Defending the not-always-friendly skies
Screener on airport security's front lines
From Deborah Feyerick
Passengers wait in line to pass through an airport security checkpoint.
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(CNN) -- Even after two years as a security screener at John F. Kennedy International Airport in New York, Michael Cassar still can't believe the things people try to bring on airplanes.
"Cuticle scissors or their kitchen scissors or butcher's knives. People have even come through with chain saws," Cassar said, marveling.
The passengers' reasons for carrying such contraband can be just as perplexing.
"They thought it was OK to bring a chain saw. 'It doesn't have any gas in it, so I can't use it anyway,' " said Cassar, describing an excuse he has heard.
The Transportation Security Administration, a federal agency formed in November 2001, oversees 45,000 airport screeners. Every month, those screeners find 175,000 knives, more than 2,000 rounds of live ammunition, 70 guns, and hundreds of razor blades, swords and box cutters, according to the TSA.
Cassar said he and other screeners are not there to gauge passengers' intent. Their mission is to root out objects that do not belong on a plane.
"We're not judging the individual, we're judging the items," he said.
Not everyone sees it that way. Hostile passengers often confront Cassar when they're asked to surrender items.
"People do get annoyed," he said. "They think we're doing this because we don't like them, or they say, 'Well, I don't look like a bad person.'
"[I] just try to remember that I can be in that position. I don't think anybody wants to be touched by someone they don't know."
Cassar said remembering the security videos that showed some of the hijackers that carried out the terrorist attacks of September 11, 2001, passing through airport screening keeps him on alert and reinforces the importance of his job.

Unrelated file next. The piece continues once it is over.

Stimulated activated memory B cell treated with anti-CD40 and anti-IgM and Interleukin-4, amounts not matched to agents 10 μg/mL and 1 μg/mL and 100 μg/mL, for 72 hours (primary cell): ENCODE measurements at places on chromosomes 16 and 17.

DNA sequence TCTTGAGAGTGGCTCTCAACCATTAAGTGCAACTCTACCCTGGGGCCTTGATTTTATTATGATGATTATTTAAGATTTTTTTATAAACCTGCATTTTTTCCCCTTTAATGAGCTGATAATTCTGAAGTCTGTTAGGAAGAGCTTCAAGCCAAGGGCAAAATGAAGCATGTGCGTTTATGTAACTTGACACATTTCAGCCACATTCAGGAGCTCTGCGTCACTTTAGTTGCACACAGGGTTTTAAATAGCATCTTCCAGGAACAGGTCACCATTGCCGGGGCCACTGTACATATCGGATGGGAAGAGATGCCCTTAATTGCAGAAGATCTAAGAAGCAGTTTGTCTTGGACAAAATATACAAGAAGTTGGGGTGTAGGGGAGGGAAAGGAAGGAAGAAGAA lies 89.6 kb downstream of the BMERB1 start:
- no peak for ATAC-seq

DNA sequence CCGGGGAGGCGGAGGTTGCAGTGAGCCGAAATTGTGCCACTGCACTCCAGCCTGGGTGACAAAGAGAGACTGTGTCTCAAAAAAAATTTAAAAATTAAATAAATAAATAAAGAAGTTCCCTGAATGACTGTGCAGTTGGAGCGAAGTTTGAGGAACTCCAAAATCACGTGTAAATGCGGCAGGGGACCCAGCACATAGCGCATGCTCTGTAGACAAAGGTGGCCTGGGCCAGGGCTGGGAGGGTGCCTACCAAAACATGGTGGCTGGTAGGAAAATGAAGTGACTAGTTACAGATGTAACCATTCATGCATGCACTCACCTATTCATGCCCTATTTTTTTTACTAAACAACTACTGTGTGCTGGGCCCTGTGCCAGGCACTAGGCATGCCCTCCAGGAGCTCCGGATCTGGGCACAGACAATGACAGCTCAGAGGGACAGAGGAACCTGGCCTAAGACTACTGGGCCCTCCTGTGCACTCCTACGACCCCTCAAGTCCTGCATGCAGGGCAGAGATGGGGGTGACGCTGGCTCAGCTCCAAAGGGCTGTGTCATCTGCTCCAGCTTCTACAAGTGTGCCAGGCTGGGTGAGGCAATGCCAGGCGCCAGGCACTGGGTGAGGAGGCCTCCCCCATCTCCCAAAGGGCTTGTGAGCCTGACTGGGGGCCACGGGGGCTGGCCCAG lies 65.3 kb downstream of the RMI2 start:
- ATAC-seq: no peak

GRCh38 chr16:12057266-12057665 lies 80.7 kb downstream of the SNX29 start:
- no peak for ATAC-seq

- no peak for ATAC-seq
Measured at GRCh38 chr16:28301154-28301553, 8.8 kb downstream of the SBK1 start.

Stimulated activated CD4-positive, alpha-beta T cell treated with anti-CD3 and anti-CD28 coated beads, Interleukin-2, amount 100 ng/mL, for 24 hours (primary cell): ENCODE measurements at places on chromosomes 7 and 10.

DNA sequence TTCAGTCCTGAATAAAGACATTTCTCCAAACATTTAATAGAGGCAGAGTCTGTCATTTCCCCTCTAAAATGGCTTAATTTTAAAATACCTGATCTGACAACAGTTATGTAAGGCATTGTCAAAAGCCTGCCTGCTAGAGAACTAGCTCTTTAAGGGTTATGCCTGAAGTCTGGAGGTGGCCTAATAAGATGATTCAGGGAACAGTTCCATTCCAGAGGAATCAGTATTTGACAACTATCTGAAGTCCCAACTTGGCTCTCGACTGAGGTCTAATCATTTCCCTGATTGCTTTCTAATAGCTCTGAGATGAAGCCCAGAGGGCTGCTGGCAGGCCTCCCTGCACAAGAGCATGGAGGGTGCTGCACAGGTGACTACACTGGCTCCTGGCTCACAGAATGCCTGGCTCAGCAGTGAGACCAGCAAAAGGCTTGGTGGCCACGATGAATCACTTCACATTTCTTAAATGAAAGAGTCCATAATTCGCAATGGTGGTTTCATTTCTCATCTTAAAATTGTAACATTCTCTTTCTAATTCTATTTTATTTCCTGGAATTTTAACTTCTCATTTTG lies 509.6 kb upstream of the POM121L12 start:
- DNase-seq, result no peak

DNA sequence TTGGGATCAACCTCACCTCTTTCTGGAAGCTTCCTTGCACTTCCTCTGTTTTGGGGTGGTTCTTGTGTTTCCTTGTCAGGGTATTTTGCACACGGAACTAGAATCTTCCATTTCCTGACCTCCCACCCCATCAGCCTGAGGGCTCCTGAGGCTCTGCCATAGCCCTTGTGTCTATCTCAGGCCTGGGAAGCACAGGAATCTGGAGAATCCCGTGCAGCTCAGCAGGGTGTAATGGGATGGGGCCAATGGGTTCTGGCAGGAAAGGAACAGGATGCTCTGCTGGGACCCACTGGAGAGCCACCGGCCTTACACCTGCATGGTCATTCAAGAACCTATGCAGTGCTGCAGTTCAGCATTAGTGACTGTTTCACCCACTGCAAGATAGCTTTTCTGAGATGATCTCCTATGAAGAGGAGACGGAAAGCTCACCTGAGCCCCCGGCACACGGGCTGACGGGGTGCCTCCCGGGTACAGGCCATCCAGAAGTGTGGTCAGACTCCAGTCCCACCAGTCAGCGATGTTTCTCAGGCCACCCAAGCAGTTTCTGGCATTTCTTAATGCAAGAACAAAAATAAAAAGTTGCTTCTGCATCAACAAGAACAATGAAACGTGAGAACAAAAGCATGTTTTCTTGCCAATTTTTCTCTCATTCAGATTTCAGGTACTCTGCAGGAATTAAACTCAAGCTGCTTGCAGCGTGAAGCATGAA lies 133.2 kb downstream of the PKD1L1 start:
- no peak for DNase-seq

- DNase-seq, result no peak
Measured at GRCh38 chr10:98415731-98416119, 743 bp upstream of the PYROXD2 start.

"There's always going to be that one person you have to watch out for. ... It makes you realize the procedures are in place for a reason."
A former vice president at Citibank, Cassar never thought he'd go into security. In 2001, he worked for a nonprofit group that helped fund disease research. After the attacks, funding ran out, and Cassar got laid off. The brand-new TSA was hiring.
"I didn't approach it as, let me see what I can do to fight the evil," Cassar said. "It came about as something where I said, 'This is really critical.'"
Until September 11, 2001, companies that handled airport cleaning often also screened bags and passengers. After the terrorist attacks, federal authorities took over and established new job guidelines.
Screeners now have to speak English, have the equivalent of a high school diploma and be U.S. citizens, among other requirements.
Only 15 percent of the screeners in place before the attacks who reapplied for their old jobs made the cut. According to the TSA, the skill of the screeners significantly increased, as did the rate at which they intercepted illegal items.
Still, there are problems, and even the TSA acknowledges that the system is not foolproof. Across the country, screeners miss a quarter of the bogus bombs or weapons sent through as tests.
Cassar switches tasks every half-hour, per TSA rules -- part of an effort to keep screeners sharp on the job. He acknowledged, though, there are days that the work gets repetitive.
But he said he knows that not doing his job well can have serious consequences.
"You always have that sixth sense [of knowing] I did my job correctly," Cassar said. "And when I wake up the next morning and turn on the news and everything's fine, then you really know you did your job that day."